Denham, Shark Bay, Western Australia
AREA10,000 km²
COORDINATES25.9848°S, 113.7849°E

Denham, Shark Bay, Western Australia

Shark Bay is a World Heritage site situated in the Gascoyne region at approximately 800 km north of Perth in Western Australia. The Shark Bay area is the westernmost point of the Australian continent and was the first Australian site to be classified on the World Heritage list.

A UNESCO World Heritage site

Shark Bay’s waters, islands and peninsulas have a number of exceptional natural features, including one of the largest and most diverse seagrass beds in the world. However it is for its stromatolites (colonies of microbial mats that form hard, dome-shaped deposits which are said to be the oldest life forms on earth), that the property is most renowned. The property is also famous for its rich marine life including a large population of dugongs, and provides a refuge for a number of other globally threatened species.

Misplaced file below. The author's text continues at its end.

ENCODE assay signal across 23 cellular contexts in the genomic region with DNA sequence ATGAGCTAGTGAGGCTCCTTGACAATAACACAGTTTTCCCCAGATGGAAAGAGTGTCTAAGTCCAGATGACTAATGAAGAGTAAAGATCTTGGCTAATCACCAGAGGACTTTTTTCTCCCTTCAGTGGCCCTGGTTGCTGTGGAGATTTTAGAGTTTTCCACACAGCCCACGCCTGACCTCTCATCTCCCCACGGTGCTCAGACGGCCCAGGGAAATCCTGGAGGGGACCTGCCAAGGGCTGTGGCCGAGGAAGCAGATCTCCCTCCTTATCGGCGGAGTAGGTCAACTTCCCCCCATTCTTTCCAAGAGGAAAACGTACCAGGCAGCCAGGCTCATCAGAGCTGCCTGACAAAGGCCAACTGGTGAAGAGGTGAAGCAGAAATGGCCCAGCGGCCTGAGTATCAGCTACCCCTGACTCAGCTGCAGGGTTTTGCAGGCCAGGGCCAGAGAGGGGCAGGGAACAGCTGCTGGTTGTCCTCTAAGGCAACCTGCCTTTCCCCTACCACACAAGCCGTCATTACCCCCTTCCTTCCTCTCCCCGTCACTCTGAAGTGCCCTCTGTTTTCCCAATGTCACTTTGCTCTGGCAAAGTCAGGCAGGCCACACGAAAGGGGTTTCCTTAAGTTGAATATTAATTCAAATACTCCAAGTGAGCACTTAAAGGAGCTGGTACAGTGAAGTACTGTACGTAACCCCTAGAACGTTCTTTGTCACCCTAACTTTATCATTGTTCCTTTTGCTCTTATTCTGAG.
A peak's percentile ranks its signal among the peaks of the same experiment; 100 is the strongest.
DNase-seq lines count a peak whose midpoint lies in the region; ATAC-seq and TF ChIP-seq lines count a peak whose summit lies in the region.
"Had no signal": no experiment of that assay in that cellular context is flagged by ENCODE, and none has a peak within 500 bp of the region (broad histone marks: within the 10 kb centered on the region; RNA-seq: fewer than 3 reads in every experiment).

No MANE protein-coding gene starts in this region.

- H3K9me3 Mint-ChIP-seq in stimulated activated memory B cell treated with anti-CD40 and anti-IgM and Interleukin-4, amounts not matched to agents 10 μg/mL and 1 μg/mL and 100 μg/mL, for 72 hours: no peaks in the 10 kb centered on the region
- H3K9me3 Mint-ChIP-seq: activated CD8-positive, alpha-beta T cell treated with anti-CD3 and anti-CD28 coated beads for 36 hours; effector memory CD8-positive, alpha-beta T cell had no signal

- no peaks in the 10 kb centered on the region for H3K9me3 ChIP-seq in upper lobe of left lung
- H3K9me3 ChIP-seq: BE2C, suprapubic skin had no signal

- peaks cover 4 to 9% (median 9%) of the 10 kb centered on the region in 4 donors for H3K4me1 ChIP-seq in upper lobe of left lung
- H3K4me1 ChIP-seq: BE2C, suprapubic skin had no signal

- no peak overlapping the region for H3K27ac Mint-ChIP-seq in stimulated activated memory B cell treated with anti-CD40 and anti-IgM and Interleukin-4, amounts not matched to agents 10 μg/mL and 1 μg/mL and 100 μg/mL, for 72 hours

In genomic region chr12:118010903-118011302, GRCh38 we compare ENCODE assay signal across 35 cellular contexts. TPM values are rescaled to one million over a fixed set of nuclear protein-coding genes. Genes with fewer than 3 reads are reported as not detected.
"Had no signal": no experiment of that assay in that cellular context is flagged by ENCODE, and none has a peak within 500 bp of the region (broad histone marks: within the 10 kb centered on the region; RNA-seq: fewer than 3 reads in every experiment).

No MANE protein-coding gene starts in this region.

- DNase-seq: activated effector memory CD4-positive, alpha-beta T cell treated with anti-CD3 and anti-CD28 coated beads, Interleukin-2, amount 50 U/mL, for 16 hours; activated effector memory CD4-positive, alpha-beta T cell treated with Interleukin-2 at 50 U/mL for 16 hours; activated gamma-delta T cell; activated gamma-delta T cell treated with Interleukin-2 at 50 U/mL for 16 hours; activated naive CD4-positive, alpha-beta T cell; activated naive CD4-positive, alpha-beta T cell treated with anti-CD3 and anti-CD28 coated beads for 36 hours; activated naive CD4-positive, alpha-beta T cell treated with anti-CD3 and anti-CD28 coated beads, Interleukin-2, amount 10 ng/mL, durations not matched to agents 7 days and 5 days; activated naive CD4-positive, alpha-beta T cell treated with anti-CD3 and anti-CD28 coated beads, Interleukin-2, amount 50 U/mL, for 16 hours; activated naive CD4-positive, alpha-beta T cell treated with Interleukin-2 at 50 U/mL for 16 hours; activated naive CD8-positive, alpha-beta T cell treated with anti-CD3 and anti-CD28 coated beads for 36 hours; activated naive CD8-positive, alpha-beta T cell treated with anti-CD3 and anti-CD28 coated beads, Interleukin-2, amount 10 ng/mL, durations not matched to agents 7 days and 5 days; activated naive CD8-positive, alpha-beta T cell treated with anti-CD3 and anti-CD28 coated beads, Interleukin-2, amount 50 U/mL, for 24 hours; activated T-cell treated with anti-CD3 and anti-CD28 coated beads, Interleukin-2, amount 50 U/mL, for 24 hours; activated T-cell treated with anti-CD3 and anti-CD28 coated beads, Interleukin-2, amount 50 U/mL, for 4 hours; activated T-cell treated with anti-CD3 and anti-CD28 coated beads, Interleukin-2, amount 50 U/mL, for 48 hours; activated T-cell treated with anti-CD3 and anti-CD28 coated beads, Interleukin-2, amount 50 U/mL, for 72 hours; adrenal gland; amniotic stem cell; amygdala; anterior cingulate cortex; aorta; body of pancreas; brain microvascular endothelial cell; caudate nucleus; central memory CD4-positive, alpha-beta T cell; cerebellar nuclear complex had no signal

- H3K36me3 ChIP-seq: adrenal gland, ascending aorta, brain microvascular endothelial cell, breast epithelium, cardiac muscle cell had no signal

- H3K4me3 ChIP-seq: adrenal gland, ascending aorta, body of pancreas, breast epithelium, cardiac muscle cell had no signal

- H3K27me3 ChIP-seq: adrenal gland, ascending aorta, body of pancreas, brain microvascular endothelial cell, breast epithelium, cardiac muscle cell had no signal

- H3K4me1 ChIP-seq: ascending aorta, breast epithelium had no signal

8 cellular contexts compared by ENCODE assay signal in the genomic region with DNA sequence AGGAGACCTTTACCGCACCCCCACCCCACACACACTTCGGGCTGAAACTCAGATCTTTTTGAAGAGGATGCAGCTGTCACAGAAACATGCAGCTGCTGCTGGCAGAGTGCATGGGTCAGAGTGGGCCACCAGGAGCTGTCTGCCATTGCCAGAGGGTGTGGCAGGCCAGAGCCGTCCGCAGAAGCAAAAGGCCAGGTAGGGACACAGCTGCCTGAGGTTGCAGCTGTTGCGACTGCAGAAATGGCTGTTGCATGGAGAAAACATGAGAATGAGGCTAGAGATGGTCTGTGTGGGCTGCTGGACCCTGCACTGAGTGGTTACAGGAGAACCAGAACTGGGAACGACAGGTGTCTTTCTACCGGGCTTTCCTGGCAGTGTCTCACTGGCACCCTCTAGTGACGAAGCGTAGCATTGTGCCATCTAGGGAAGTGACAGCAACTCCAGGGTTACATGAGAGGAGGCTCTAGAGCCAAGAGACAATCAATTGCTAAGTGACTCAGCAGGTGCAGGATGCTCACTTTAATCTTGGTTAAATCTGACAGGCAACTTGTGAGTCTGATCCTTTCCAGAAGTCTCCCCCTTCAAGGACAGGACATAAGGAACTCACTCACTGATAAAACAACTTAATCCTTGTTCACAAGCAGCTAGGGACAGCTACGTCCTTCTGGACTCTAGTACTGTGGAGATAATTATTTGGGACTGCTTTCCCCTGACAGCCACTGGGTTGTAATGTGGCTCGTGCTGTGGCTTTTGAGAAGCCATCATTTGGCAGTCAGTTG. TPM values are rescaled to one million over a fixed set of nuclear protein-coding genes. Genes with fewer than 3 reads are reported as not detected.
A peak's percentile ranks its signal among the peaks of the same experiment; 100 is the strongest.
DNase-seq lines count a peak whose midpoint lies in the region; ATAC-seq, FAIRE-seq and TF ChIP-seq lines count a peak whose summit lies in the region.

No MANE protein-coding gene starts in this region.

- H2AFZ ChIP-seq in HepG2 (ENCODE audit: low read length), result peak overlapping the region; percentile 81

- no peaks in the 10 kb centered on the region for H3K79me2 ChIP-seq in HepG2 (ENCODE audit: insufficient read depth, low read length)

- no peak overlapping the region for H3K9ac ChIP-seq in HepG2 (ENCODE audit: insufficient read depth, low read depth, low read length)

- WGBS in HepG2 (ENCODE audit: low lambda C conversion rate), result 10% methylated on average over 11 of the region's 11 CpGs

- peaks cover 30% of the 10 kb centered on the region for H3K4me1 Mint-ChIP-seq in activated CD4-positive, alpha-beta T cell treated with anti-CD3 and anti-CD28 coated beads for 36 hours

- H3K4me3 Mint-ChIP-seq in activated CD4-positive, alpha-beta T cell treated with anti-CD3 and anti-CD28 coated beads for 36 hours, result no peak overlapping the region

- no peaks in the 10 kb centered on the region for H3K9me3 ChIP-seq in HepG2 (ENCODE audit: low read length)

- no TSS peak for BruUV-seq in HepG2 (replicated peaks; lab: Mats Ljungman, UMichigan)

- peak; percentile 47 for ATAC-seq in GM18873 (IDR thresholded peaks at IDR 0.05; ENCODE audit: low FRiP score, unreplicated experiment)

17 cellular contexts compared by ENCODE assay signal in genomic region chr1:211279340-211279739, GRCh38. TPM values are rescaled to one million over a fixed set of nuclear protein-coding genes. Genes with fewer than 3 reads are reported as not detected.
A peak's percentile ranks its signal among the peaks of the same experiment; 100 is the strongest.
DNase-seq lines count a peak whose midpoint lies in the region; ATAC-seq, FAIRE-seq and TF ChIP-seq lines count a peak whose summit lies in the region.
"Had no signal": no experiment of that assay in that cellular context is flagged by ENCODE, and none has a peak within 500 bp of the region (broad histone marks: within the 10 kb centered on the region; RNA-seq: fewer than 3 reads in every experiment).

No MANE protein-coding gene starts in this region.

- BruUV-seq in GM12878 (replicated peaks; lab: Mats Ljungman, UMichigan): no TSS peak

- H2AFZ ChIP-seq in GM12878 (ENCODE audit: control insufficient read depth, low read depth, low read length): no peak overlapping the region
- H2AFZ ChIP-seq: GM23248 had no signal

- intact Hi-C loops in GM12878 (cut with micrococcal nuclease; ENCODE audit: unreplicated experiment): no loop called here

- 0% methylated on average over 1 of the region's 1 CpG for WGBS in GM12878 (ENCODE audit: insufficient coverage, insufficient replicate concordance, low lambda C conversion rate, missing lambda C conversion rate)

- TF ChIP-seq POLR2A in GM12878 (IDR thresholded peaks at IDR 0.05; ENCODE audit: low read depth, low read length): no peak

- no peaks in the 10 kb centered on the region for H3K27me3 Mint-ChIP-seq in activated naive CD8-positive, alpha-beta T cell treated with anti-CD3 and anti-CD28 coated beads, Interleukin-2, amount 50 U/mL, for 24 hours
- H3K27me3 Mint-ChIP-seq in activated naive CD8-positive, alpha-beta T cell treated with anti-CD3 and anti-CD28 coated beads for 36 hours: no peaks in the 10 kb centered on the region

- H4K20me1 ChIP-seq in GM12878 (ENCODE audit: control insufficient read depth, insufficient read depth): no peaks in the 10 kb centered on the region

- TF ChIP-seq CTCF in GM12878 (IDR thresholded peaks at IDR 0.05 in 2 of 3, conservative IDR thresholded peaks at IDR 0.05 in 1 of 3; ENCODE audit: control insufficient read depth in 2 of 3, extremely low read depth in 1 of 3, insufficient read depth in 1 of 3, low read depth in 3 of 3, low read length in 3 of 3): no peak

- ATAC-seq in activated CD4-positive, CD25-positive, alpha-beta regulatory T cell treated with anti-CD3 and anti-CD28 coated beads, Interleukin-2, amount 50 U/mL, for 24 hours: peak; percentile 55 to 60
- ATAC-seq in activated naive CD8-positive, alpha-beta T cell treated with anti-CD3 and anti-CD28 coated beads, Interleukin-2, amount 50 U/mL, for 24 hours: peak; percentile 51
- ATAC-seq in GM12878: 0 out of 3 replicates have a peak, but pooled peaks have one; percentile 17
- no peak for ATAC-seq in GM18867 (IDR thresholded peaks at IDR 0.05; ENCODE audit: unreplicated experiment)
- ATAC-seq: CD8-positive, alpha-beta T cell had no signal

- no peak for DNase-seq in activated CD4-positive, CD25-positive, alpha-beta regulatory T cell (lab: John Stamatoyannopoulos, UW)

The fauna in the Shark Bay area is of major zoological importance. It is home to about 10,000 dugongs (‘sea cows’), which represents around 12.5% of the world’s population. You will find many bottlenose dolphins that have been particularly friendly since the 1960’s.

The Shark Bay area, with a superficy of 2.3 million hectares, supports 26 threatened Australian mammal species, more than 230 species of bird, and close to 150 species of reptile. There are about 325 fish species, many of them being sharks and rays. It is also an important breeding and nursery ground for fish, crustaceans, and coelenterates.

Humpback and southern right whales use the waters of the bay as migratory staging post. The threatened green and loggerhead sea turtles nest on the bay’s sandy beaches. The whale shark gathers in the bay during the April and May full moons.

Location on the map